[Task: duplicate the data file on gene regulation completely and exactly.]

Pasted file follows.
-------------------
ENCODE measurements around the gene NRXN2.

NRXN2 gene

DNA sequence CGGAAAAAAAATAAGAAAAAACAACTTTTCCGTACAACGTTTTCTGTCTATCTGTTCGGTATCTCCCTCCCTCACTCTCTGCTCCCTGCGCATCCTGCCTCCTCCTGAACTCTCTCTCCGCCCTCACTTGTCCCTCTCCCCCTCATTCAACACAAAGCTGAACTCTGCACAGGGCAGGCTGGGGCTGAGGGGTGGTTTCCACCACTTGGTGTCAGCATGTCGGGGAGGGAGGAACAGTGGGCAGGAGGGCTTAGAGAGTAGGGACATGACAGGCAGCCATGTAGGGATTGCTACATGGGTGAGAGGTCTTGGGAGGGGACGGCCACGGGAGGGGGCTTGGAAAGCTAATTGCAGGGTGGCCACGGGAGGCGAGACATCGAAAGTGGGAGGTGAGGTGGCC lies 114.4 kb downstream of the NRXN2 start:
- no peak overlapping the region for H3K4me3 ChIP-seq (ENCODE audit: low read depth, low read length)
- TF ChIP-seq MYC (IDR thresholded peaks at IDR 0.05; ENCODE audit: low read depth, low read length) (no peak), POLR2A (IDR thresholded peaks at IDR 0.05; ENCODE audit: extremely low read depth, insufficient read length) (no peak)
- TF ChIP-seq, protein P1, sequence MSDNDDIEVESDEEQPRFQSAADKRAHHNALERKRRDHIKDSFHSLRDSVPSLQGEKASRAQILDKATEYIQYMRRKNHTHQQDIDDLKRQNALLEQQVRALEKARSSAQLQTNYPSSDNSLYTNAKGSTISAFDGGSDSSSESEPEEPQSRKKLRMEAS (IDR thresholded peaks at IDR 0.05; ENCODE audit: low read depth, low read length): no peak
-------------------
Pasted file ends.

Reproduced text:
ENCODE measurements around the gene NRXN2.

NRXN2 gene

DNA sequence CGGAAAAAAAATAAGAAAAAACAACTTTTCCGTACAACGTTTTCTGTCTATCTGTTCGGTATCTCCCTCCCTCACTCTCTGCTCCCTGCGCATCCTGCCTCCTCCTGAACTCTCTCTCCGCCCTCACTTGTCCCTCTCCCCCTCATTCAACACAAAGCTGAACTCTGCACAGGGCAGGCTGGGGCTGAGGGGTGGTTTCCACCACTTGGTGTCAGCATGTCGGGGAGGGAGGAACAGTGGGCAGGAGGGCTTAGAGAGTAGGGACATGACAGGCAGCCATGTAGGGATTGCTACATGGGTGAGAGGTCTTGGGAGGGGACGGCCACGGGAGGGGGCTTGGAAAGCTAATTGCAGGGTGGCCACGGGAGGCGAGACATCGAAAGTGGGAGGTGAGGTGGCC lies 114.4 kb downstream of the NRXN2 start:
- no peak overlapping the region for H3K4me3 ChIP-seq (ENCODE audit: low read depth, low read length)
- TF ChIP-seq MYC (IDR thresholded peaks at IDR 0.05; ENCODE audit: low read depth, low read length) (no peak), POLR2A (IDR thresholded peaks at IDR 0.05; ENCODE audit: extremely low read depth, insufficient read length) (no peak)
- TF ChIP-seq, protein P1, sequence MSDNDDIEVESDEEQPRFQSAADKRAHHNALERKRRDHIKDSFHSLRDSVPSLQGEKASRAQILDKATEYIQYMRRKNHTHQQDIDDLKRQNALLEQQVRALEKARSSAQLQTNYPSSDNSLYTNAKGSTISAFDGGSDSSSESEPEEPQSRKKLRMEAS (IDR thresholded peaks at IDR 0.05; ENCODE audit: low read depth, low read length): no peak